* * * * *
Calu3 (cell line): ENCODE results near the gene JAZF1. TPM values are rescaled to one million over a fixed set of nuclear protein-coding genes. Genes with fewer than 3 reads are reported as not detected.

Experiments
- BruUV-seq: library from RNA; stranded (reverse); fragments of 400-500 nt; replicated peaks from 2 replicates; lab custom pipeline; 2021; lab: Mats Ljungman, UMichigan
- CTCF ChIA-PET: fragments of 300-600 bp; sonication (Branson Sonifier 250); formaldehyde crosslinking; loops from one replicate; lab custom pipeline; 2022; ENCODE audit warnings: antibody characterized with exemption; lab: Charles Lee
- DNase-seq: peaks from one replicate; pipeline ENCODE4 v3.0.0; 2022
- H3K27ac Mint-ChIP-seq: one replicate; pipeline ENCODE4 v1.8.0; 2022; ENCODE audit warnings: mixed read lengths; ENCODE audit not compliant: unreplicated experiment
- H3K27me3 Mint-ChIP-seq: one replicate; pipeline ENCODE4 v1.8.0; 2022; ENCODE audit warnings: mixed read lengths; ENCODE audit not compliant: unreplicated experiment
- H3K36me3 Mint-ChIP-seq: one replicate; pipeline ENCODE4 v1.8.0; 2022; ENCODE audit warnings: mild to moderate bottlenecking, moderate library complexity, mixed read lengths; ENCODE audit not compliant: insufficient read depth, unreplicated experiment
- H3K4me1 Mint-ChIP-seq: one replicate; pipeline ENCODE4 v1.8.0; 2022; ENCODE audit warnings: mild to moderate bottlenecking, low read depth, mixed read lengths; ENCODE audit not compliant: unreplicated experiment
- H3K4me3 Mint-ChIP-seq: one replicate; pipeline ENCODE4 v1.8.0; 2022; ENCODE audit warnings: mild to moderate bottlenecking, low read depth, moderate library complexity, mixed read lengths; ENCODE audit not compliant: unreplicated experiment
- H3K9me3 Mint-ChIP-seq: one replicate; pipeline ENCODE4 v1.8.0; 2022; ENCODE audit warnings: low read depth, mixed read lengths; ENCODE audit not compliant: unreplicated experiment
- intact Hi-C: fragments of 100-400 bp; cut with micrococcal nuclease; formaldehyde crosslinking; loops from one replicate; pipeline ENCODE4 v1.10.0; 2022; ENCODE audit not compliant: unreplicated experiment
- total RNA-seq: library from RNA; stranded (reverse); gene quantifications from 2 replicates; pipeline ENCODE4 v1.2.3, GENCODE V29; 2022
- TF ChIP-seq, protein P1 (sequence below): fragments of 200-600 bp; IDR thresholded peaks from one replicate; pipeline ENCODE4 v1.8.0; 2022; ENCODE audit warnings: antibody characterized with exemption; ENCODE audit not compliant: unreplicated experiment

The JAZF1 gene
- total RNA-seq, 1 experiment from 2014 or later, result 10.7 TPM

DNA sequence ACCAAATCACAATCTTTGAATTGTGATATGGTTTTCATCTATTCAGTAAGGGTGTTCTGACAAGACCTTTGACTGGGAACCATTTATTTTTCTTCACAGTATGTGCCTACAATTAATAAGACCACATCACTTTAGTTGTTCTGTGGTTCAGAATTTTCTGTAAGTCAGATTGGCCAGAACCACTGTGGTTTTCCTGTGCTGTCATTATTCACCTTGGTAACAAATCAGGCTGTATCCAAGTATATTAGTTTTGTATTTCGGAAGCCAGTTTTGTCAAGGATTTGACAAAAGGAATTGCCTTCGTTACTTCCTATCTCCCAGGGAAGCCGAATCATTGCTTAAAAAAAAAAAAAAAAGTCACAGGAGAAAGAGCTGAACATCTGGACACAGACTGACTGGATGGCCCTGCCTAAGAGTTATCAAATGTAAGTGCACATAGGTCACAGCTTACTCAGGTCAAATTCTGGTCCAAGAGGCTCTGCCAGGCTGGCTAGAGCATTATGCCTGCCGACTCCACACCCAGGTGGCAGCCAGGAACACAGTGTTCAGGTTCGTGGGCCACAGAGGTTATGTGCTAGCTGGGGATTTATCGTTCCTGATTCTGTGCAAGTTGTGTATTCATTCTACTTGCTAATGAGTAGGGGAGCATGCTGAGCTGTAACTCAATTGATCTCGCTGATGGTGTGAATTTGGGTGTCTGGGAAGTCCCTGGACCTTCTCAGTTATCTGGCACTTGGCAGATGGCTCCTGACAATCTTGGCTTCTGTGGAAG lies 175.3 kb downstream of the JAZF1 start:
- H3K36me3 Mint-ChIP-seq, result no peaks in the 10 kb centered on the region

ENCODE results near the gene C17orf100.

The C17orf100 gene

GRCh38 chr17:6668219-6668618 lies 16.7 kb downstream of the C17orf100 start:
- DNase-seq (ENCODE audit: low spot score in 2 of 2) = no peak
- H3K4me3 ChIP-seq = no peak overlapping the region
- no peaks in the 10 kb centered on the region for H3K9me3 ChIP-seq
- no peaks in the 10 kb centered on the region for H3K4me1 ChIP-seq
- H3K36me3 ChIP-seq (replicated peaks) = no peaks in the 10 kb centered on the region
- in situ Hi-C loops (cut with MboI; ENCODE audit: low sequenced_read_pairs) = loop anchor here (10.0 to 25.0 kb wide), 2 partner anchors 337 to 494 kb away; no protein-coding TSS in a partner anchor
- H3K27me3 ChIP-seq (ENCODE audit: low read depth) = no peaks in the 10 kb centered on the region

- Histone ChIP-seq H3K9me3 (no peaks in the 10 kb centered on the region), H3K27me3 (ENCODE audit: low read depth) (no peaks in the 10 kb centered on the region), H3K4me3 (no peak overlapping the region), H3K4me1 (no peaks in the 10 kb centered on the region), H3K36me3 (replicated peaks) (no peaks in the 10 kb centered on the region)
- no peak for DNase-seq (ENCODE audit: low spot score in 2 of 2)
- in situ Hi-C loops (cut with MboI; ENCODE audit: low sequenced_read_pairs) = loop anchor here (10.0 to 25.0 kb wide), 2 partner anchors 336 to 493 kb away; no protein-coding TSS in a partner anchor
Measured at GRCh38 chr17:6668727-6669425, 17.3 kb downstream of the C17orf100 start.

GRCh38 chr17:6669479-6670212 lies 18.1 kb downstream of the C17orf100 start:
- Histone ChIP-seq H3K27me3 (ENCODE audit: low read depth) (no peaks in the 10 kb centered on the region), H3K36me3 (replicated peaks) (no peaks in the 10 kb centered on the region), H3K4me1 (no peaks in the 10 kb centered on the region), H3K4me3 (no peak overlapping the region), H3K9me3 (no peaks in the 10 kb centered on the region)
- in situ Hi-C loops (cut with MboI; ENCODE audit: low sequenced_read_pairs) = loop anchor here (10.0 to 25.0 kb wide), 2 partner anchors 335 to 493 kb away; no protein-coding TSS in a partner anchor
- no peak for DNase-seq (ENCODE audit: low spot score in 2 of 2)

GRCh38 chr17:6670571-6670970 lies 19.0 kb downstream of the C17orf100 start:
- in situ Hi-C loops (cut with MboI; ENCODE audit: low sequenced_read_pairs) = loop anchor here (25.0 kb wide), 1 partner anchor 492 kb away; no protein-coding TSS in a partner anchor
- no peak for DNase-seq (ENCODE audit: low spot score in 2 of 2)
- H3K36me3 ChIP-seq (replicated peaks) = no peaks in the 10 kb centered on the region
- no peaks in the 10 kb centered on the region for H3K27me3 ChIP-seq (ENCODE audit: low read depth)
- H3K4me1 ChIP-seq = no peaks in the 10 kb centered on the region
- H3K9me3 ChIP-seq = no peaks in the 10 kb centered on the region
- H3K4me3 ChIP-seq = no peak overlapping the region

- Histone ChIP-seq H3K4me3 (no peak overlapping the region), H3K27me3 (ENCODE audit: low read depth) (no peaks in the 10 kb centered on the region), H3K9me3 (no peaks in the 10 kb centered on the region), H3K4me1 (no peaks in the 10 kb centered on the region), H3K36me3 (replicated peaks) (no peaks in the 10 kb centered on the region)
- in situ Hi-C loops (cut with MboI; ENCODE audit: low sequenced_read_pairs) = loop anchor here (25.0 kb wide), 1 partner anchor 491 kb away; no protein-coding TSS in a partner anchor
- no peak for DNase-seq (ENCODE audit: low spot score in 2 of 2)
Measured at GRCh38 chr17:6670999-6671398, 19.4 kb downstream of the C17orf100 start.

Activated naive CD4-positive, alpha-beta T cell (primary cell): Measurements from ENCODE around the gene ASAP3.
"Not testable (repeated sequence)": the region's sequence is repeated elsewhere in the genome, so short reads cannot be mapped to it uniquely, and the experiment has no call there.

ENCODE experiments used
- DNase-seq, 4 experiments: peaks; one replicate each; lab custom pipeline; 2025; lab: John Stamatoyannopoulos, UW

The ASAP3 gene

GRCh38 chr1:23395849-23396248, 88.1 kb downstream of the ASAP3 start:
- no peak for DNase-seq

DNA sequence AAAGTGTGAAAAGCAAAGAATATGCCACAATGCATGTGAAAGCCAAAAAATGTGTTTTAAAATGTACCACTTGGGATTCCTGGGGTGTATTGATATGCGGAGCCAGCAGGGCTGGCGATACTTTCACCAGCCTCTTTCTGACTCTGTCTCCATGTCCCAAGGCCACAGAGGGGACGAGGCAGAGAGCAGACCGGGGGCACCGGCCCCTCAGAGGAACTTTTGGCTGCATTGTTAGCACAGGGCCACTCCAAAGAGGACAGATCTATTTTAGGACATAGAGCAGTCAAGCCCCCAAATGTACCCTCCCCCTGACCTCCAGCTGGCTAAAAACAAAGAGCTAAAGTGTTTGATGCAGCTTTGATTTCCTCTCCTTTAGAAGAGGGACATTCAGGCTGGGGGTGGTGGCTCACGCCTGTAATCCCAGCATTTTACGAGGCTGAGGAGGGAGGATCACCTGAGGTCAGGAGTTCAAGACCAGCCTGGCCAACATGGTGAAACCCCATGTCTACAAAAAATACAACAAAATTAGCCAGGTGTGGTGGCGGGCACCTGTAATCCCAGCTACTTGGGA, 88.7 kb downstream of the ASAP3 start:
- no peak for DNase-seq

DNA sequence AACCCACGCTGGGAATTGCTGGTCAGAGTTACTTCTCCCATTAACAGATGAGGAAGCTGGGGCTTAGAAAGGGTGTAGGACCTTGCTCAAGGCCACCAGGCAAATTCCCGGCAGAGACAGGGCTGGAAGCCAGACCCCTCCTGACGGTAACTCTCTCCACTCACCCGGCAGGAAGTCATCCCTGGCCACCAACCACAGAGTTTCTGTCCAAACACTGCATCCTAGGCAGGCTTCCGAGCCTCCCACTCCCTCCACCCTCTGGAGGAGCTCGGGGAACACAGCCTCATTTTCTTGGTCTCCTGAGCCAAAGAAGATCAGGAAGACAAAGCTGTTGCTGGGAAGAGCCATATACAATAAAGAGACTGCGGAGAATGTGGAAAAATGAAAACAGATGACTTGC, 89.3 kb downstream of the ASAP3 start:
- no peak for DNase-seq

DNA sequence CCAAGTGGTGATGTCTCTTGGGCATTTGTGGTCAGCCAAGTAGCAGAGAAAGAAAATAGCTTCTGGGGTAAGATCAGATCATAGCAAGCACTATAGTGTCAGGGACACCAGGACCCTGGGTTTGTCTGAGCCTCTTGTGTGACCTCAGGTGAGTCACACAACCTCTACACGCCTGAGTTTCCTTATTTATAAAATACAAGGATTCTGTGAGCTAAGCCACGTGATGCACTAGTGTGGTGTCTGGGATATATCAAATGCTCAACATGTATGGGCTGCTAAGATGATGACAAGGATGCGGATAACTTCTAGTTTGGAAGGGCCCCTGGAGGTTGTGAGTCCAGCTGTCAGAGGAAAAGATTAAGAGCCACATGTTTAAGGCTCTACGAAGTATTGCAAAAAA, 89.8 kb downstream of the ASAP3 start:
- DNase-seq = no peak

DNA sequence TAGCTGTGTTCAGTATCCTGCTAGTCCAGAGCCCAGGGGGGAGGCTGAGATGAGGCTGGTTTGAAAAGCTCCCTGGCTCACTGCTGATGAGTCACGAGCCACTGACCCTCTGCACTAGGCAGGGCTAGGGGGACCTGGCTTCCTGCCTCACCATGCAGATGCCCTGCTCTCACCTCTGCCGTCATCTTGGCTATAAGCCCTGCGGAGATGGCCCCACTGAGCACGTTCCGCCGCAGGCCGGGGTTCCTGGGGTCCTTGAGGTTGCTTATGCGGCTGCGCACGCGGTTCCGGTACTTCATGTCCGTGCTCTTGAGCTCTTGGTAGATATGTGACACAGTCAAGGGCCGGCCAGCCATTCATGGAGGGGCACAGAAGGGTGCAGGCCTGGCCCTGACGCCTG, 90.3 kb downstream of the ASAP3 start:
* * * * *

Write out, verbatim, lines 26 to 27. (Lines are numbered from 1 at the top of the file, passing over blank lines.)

- H3K36me3 ChIP-seq (replicated peaks) = no peaks in the 10 kb centered on the region
- in situ Hi-C loops (cut with MboI; ENCODE audit: low sequenced_read_pairs) = loop anchor here (10.0 to 25.0 kb wide), 2 partner anchors 337 to 494 kb away; no protein-coding TSS in a partner anchor